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Development, Developing Economies and the Doha Round of Multilateral Trade Negotiations

Dilip K. Das

CSGR Working Paper 207/06 

May 2006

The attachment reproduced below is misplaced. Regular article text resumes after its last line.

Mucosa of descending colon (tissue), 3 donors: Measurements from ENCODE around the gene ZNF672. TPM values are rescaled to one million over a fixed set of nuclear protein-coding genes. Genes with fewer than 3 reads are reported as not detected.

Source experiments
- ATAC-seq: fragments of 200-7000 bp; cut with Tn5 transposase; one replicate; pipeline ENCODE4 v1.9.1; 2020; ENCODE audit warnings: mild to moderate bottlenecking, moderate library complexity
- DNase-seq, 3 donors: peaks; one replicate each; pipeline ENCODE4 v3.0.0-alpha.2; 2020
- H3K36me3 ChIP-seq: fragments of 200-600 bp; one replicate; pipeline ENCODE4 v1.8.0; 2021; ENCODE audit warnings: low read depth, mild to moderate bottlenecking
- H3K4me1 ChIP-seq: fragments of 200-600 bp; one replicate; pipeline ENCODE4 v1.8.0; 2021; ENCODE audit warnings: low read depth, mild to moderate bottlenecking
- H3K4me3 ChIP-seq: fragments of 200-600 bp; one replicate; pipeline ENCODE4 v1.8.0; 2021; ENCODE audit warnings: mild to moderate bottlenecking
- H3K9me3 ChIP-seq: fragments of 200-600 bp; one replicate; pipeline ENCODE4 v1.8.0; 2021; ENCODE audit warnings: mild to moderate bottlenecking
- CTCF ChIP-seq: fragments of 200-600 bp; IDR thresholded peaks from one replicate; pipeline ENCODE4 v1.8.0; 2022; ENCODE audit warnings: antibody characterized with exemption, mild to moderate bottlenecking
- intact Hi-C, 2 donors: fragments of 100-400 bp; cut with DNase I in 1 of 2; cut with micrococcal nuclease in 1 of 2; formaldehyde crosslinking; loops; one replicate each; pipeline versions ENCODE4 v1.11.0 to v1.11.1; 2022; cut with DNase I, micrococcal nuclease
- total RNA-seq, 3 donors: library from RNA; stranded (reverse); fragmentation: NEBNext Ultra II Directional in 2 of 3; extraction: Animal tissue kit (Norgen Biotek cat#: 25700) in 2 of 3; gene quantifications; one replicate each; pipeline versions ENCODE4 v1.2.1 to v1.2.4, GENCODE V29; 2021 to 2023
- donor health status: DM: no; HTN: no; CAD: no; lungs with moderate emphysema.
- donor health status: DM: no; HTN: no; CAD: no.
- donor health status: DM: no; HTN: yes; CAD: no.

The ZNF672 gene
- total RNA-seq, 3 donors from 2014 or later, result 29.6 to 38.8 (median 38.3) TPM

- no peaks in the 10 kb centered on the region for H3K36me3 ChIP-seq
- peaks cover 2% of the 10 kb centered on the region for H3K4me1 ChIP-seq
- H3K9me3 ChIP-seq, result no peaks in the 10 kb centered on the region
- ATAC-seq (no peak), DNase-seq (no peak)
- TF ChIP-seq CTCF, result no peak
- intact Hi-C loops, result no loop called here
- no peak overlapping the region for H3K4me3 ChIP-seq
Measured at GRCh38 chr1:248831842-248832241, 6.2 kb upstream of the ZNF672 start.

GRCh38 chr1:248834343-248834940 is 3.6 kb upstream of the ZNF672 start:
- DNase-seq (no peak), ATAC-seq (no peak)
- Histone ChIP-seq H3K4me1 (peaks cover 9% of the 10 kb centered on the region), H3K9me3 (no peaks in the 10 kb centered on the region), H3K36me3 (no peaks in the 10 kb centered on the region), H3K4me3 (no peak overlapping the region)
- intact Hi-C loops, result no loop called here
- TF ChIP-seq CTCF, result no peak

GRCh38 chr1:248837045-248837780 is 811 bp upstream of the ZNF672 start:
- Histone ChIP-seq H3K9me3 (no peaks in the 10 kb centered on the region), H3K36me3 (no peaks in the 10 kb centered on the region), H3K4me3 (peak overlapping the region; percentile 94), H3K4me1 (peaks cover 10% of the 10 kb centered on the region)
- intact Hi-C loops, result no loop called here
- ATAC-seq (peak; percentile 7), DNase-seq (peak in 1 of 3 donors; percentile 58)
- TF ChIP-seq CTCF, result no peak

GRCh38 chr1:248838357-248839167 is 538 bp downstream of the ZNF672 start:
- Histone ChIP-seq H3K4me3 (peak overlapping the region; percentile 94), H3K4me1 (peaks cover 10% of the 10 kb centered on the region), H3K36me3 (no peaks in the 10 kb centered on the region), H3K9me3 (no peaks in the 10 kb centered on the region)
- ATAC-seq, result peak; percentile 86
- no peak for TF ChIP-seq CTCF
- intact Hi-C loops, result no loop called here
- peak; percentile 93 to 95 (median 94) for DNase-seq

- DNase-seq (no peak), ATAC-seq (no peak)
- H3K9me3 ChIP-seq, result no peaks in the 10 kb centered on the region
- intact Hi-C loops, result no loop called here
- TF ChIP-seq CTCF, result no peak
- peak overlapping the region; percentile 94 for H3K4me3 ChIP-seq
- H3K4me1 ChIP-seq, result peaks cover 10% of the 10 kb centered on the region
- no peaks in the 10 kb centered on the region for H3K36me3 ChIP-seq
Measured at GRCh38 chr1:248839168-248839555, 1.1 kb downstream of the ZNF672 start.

The Global community’s commitment to the goals of economic growth and poverty alleviation is an old one. Over the last half century, several United Nations (UN) commissions have committed themselves to promotion of growth and development. The Millennium Development Goals (MDGs) are the newest manifestation of the same worthy and noble objective. Trade expansion has a strong correlation with growth. Although the WTO is not a development institution, its operations have definite development relevance. There are certain facets of its mandate that decisively influence developmental endeavors of countries. The system of ruled-based conduct provided by the WTO reduces uncertainties in the multilateral trade arena, which in turn helps in promoting multilateral trade and domestic investment at lower risk. As the Doha Round is intended to be a development round, development concerns have remained an integral part of the Doha Round. The Group-of-Twenty (G-20) developing economies, which was born in Cancún, played a consequential role in the MTNs. No doubt a successful culmination of the Doha Round can help in poverty alleviation and achieving the first MDG. This article provides a detailed analysis of the growing participation of the developing economies in the evolving multilateral trading system. Their expectation is to integrate with the global economy and in the process accelerate growth. However, so far the task has seemed arduous, progress has been slow and the road appears to be long. That being said, a small sub-group of developing economies has managed to integrate well with the multilateral trade regime as well as the global economy.

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